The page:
Dutch rider Dylan Groenewegen beat favorites Fernando Gaviria and Peter Sagan in a sprint to win the longest stage of the Tour de France on Friday.
Four-time champion Chris Froome and the other favorites finished safely in the main pack on Stage 7, which — unlike earlier sprinting legs — was without serious crashes.
Greg Van Avermaet held on to the yellow jersey he grabbed in Stage 3 and doubled his lead over Geraint Thomas to six seconds by winning an intermediate bonus sprint.
Froome is 14th, 1:05 behind Van Avermaet.
Gaviria and Sagan have each won two stages in this year’s Tour and were marking each other when Groenewegen surprised both and surged ahead on the final straight.
It was the second victory in the race for Groenewegen, who also won a sprint in last year’s concluding stage on the Champs-Elysees in Paris.
“The first days were not good enough, the legs were not good. Today the legs were good and everything was OK,” Groenewegen said. “With 200 meters to go, I saw the gap and I was going to the finish line.”
After crossing the line, Groenewegen placed his finger to his lips in a gesture of silence. “People said I was not good enough after the first sprints but that’s not true,” he said.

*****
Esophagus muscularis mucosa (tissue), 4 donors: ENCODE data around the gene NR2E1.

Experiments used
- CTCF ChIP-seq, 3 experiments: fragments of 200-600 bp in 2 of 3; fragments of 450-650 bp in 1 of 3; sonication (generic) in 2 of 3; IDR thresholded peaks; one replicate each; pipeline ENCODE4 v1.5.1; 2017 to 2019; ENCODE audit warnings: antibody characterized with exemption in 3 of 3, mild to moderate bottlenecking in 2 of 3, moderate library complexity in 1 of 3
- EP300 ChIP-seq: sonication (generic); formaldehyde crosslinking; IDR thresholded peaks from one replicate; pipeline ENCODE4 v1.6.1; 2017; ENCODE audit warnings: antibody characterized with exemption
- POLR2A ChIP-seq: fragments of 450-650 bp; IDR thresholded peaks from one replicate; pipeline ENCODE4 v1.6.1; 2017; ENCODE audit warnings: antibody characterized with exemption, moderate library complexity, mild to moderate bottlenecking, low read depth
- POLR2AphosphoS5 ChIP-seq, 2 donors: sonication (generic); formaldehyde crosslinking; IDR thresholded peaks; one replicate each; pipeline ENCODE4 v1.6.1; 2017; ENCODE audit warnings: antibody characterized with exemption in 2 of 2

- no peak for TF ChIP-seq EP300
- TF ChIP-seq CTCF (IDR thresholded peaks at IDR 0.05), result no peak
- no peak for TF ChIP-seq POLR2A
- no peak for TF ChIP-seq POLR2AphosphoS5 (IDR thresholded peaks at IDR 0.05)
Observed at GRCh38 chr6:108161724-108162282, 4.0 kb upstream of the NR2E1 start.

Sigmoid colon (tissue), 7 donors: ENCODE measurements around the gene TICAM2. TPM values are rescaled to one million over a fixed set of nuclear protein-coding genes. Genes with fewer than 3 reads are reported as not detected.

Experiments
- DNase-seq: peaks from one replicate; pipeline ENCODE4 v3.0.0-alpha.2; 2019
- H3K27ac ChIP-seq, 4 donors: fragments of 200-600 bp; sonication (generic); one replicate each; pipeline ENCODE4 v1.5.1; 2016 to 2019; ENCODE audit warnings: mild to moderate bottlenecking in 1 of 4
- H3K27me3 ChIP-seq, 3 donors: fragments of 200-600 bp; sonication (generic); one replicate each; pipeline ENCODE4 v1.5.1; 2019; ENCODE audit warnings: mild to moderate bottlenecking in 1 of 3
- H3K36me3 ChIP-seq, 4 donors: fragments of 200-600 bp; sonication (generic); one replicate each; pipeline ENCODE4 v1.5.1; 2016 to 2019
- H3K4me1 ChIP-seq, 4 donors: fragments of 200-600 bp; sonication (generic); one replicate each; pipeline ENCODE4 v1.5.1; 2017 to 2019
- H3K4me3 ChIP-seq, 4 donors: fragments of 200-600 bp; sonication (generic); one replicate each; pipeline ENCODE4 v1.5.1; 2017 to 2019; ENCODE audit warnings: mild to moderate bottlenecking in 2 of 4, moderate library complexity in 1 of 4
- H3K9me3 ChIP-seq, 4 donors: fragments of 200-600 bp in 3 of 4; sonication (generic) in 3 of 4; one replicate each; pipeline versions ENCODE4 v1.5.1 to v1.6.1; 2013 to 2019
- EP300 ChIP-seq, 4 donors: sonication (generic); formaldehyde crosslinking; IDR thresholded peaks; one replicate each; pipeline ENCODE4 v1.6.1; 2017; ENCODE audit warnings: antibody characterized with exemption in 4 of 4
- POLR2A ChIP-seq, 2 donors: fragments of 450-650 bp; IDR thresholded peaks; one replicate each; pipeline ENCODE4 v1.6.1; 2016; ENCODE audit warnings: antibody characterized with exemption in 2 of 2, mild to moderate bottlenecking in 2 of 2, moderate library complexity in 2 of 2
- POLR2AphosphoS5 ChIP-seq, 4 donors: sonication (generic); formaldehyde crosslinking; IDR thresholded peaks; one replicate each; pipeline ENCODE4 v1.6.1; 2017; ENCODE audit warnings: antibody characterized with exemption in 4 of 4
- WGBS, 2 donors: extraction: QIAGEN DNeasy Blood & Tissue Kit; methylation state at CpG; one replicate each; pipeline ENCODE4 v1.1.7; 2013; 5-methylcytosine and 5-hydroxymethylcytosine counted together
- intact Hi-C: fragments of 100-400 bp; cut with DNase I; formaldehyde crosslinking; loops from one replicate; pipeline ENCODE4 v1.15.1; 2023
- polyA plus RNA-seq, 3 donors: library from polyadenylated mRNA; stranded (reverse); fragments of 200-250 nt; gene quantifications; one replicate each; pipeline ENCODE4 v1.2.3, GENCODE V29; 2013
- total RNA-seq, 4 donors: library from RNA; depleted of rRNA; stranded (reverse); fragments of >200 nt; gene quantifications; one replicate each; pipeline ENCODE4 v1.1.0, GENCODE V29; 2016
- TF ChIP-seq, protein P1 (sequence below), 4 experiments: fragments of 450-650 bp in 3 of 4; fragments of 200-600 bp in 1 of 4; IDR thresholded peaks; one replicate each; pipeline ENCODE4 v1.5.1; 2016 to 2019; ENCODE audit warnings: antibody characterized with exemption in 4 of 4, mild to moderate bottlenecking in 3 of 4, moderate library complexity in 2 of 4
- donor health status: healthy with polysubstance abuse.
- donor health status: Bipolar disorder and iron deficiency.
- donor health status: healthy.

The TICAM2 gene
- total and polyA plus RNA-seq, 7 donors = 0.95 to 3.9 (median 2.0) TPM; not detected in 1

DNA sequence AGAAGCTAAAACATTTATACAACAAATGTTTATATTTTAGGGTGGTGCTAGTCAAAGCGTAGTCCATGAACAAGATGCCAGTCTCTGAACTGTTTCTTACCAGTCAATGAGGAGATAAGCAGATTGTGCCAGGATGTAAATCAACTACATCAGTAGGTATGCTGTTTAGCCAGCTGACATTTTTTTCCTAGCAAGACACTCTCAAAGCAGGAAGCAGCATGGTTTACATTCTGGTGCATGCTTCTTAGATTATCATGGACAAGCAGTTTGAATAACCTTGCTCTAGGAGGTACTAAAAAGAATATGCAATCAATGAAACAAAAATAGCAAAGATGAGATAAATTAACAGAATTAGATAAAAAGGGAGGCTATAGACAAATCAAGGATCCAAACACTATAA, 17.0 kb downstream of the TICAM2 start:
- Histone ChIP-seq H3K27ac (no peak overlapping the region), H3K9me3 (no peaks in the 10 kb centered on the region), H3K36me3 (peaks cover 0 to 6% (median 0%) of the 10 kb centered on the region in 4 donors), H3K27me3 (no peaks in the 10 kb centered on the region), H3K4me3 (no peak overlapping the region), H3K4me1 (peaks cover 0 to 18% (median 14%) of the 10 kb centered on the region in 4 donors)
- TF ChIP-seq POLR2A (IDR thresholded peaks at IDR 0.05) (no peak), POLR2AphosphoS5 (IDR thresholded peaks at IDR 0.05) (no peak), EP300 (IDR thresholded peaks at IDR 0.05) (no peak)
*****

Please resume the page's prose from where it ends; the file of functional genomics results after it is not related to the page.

The Dutch cyclist, who rides for Team Lotto NL-Jumbo, clocked nearly six hours over the 143.5-mile trek from Fougeres, home to the best-preserved and largest medieval fortress in Europe, to Chartres, site of a vast cathedral known for its stained-glass windows.
Gaviria crossed second and Sagan was third after an almost entirely flat route.
“I’m happy with that,” Sagan said. “I had no legs to beat the first two guys.”
After a few early attacks failed, Yoann Offredo launched a solo effort about 22 miles in. The French rider with the Wanty-Groupe Gobert team established an advantage of more than eight minutes — the biggest breakaway lead in this year’s Tour — before being caught by the pack with about 56 miles to go.
Laurent Pichon, another French rider with Fortuneo-Samsic, then also got away alone for a spell. But, in the end, it came down to a bunch sprint as expected.
Stage 8 on Saturday covers a slightly more challenging terrain over approximately 112 miles from Dreux to Amiens but again should set up well for sprinters.
The overall favorites should be tested again in the cobblestoned Stage 9 on Sunday to Roubaix, before heading down to the Alps next week.